3. Find extra money to invest.
Adjusting your tax withholdings to bump up your investing portfolio is an easy way to boost your nest egg, but that’s not the only option for increasing your contributions. Try to find money that’s slipping through the cracks. For instance, you might want to review your insurance premiums. Some companies provide discounts if you pay the annual premium in full. Others offer discounts if you’ve completed a qualified defensive driving course. Check with your current carrier to find out if you qualify.
When you review policies, make sure you’re comparing apples to apples. Another carrier might offer lower premiums but have a higher deductible. That great deal might not be so great after all!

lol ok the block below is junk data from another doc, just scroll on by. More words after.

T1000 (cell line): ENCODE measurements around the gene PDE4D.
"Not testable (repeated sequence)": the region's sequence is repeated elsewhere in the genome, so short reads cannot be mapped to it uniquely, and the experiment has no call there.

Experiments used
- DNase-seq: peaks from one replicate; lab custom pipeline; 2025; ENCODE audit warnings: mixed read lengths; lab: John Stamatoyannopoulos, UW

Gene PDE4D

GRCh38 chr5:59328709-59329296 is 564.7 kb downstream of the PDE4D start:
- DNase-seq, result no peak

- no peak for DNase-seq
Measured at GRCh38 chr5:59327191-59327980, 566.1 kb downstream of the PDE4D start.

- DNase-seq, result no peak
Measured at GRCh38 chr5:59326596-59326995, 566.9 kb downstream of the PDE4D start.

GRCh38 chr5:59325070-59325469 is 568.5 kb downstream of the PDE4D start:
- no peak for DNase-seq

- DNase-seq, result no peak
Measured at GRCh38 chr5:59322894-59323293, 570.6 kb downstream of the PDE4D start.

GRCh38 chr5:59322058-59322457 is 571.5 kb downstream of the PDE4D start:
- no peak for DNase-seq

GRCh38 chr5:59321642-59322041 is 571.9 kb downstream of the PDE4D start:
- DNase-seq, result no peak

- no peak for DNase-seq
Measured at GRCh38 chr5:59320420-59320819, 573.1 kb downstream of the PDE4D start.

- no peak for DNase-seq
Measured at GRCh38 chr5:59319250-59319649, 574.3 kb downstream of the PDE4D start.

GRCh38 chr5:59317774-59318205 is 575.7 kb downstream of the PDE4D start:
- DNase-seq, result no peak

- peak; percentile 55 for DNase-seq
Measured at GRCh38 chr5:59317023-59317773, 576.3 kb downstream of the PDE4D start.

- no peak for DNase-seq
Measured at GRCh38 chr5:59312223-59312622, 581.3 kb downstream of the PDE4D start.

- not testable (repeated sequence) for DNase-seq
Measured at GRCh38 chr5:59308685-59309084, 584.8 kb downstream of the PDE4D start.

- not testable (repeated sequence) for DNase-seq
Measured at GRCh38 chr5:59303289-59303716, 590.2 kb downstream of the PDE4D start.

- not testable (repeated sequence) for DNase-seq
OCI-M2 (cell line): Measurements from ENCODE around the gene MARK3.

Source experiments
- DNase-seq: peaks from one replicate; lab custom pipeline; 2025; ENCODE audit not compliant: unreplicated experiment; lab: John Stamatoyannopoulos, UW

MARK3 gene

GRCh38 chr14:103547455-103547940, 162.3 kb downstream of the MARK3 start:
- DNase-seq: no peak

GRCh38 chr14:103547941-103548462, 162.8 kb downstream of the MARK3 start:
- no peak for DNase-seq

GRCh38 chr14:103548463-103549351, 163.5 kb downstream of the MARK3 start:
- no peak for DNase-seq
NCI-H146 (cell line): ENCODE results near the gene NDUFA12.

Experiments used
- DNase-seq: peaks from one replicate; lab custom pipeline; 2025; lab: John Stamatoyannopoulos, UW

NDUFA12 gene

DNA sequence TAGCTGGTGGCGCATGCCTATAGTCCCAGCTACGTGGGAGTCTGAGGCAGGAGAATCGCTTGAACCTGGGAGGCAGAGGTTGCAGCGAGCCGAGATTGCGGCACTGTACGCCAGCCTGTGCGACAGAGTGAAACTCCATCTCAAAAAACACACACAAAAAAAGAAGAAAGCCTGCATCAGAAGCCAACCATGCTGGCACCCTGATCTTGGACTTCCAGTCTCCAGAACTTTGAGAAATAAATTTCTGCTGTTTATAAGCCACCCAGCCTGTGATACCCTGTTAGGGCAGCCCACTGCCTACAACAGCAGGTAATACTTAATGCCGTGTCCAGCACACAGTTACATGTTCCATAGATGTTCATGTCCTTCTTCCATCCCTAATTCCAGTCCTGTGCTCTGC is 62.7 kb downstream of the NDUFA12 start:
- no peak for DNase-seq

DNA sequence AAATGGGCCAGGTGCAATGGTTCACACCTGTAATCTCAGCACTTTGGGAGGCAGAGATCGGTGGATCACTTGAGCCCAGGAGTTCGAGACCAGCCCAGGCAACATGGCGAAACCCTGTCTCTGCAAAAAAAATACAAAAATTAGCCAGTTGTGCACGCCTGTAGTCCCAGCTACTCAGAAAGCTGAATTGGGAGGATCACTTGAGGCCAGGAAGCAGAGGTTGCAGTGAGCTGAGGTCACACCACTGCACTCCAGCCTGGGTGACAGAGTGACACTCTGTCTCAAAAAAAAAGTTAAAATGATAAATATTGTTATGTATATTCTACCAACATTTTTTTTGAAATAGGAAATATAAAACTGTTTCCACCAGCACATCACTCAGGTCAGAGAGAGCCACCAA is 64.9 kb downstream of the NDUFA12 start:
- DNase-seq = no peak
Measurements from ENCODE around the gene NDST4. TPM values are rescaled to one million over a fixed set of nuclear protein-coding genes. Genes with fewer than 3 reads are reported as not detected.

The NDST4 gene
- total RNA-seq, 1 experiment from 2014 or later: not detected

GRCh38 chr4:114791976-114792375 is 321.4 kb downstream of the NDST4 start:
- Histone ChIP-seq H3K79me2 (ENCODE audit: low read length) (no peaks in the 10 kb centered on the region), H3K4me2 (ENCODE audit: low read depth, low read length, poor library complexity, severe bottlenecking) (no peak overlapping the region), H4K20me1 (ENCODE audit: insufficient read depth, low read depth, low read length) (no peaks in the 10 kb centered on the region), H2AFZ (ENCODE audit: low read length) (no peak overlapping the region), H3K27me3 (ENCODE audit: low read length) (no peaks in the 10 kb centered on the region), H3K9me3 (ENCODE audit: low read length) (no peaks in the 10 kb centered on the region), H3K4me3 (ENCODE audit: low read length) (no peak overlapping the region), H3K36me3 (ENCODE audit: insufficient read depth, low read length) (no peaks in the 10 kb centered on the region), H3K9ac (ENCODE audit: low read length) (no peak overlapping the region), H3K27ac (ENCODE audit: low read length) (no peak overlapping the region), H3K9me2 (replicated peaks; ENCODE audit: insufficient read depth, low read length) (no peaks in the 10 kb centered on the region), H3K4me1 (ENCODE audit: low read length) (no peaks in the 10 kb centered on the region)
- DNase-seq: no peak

If you find a lower rate with a competitor, talk with your current provider. Tell them about the better deal you’ve been offered with another insurance carrier and ask if they can beat it. You might be surprised at their response!
4. Keep a long-term perspective with your investments.
No one knows what the stock market will do from one day to the next. The last few years have been proof of that. But time has also shown that what goes down will come back up, and that includes your investments.
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Don’t move around investments just because the market dipped for a day or two—or even when it does a nose dive. That’s not always as easy as it sounds, so keep these tips in mind:
- You can’t outsmart the market by jumping from one investment to another.
- Stick with investments with a solid history of growth.